When this summer’s hugely hyped “Aim for Peace” gun-buyback program ended in July, Mayor Thomas Menino announced that “the firearms we received were exactly the type of firearms we wanted.” That is, “the kind of weapons that are impacting the streets,” such as high caliber .44s and 45.s, as acting police commissioner Albert Goslin said.

Well, not so much. Of the 1027 weapons turned in during Aim for Peace’s month-long run, just 26 were .44- or .45-caliber guns, according to an inventory provided to the Phoenix under a public-information request. A mere 25 were 9mm semiautomatic handguns, which are among the most common weapons used in shootings.

Instead, the program received lots and lots of cheap, older weapons. In fact, 43 percent of the handguns collected were small-caliber (.22 or .25) — many of which are worth far less than the $200 Target gift certificate that the city offered in exchange.

This may reflect a change on the street. “Back in the day, kids wanted newer guns, shiny 9mms,” says Deputy Superintendent Darrin Greeley; but recently, cops are finding more small-caliber guns on criminals.

They are also finding more revolvers, often of the .38-special type, he says. Greeley suspects that kids are turning back to revolvers because shell casings spit out by semi-automatic pistols are often used for evidence.

The department has not yet entered all buyback guns into the city’s database of crime-scene ballistic evidence, which could help determine whether these were true “crime guns.”

Whether or not the buyback program was effective in deterring gun violence, it has, perhaps, drawn attention to the enormous quantity of guns on the street — guns that, for the most part, were not originally purchased here. After all, only 111 of 1027 the guns turned in appear on the Massachusetts “approved firearms roster” for legal sale in the state.

Meanwhile, more than $100,000 worth of Target vouchers were given in exchange for collected guns — $25,000 of which was donated by the city, the rest by Target, the Boston Red Sox, and other contributors. (Rifles, shotguns, non-functioning guns, and some others were not eligible for the reward.)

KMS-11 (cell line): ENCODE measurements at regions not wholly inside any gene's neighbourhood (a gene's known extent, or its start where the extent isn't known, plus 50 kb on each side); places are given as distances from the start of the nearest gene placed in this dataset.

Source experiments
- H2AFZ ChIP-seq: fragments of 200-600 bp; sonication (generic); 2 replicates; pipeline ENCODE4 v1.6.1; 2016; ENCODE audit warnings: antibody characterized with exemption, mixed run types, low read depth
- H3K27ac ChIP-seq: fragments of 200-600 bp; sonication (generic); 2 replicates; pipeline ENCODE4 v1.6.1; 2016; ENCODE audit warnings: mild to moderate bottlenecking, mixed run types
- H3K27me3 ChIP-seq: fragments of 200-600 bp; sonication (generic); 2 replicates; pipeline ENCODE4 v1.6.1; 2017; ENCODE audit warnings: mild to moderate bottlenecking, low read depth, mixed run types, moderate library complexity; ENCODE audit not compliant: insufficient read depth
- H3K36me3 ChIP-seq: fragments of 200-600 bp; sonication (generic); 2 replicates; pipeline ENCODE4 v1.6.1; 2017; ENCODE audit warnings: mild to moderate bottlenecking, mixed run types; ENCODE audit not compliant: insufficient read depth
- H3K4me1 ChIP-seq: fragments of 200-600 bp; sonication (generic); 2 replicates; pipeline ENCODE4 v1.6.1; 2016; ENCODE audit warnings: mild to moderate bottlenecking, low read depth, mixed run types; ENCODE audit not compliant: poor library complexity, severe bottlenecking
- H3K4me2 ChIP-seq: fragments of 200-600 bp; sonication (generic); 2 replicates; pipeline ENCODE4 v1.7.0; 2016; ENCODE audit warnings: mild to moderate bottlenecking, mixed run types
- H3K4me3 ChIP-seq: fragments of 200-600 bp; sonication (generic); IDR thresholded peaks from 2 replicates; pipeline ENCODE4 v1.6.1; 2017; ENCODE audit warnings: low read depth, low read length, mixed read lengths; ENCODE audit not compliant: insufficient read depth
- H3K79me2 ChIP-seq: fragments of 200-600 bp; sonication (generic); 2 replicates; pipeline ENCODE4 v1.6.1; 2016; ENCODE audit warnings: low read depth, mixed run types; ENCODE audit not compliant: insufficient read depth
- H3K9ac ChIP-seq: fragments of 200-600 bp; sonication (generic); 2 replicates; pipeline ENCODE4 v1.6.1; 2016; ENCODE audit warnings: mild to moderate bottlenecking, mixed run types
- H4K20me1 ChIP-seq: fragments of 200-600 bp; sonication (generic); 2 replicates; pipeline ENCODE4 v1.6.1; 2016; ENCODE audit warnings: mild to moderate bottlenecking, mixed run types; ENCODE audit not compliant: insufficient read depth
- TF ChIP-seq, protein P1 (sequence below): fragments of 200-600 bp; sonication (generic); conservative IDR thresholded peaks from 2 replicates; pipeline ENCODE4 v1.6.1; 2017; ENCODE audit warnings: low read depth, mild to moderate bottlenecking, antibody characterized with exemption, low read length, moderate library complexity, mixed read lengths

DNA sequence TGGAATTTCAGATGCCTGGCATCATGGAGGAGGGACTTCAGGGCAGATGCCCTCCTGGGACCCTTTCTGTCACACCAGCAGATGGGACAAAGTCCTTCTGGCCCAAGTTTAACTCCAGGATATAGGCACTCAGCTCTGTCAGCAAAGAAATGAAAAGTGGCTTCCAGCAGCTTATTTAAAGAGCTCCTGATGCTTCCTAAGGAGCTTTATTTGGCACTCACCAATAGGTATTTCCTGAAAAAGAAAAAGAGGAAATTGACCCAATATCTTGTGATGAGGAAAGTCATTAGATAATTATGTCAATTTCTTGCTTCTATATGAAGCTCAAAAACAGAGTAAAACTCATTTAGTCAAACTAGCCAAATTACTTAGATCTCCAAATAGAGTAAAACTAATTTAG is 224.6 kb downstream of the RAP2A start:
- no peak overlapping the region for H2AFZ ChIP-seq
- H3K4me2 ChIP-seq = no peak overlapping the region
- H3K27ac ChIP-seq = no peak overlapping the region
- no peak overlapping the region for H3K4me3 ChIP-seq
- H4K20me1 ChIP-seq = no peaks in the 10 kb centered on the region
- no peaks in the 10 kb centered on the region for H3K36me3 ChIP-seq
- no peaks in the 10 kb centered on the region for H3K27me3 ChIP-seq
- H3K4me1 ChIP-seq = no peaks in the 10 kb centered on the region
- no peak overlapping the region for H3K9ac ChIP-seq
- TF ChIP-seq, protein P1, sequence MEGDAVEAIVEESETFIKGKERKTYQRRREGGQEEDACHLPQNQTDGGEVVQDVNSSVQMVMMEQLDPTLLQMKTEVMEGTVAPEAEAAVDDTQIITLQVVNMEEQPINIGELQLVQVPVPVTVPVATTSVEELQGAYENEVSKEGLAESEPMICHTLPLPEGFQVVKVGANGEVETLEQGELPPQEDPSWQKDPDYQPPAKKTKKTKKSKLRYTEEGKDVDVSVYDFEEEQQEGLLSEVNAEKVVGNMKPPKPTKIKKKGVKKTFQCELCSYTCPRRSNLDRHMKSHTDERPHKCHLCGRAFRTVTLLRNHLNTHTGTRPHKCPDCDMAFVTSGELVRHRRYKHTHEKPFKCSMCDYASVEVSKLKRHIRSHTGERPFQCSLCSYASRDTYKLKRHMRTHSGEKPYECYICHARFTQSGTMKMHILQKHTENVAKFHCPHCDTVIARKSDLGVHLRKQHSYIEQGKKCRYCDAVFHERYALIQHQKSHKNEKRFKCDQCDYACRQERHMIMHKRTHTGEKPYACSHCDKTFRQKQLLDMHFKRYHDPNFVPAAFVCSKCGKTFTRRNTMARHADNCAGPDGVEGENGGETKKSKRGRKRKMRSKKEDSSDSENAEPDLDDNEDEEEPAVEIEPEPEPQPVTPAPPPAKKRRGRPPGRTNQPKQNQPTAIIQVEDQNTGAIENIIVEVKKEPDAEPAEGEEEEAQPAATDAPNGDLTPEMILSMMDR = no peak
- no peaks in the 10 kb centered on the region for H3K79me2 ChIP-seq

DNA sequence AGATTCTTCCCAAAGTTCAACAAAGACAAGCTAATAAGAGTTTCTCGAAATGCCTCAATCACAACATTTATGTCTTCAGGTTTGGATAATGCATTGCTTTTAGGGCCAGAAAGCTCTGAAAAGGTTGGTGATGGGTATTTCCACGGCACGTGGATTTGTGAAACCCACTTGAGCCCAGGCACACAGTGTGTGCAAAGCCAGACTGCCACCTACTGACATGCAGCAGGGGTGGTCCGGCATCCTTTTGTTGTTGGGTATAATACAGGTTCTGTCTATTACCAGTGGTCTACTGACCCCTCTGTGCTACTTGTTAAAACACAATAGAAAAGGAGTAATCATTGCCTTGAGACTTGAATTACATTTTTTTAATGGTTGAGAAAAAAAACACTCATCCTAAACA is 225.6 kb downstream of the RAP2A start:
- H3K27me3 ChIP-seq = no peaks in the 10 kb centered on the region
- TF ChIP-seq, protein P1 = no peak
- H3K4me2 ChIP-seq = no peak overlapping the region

Handguns  840
Pistols  320
.22 89
.25 120
.32 30
.380 45
9mm 23
.40+ 13
Revolvers 499
.22 140
.32 142
.357 16
.38 185
.44+ 16
Derringers 21
BB, other small 49
Rifles 70
Shotguns 34
Other/unknown 34
Total 1027
Source: Compiled by the Boston Phoenix from Boston Police Department information.
Related: On moving City Hall, Seven for seven, Pedal promise, More more >
  Topics: This Just In , Baseball, Sports, AL East Division,  More more >
| More

Most Popular
Share this entry with Delicious
  •   MRS. WARREN GOES TO WASHINGTON  |  March 21, 2013
    Elizabeth Warren was the only senator on the Health, Education, Labor, and Pensions (HELP) Committee, aside from the chair and ranking minority, to show up at last Thursday's hearing on indexing the minimum wage to inflation.
  •   MARCH MADNESS  |  March 12, 2013
    It's no surprise that the coming weekend's Saint Patrick's Day celebrations have become politically charged, given the extraordinary convergence of electoral events visiting South Boston.
  •   LABOR'S LOVE LOST  |  March 08, 2013
    Steve Lynch is winning back much of the union support that left him in 2009.
  •   AFTER MARKEY, GET SET, GO  |  February 20, 2013
    It's a matter of political decorum: when an officeholder is running for higher office, you wait until the election has been won before publicly coveting the resulting vacancy.
    It wasn't just that Scott Brown announced he was not running in the special US Senate election — it was that it quickly became evident that he was not handing the job off to another Republican.

 See all articles by: DAVID S. BERNSTEIN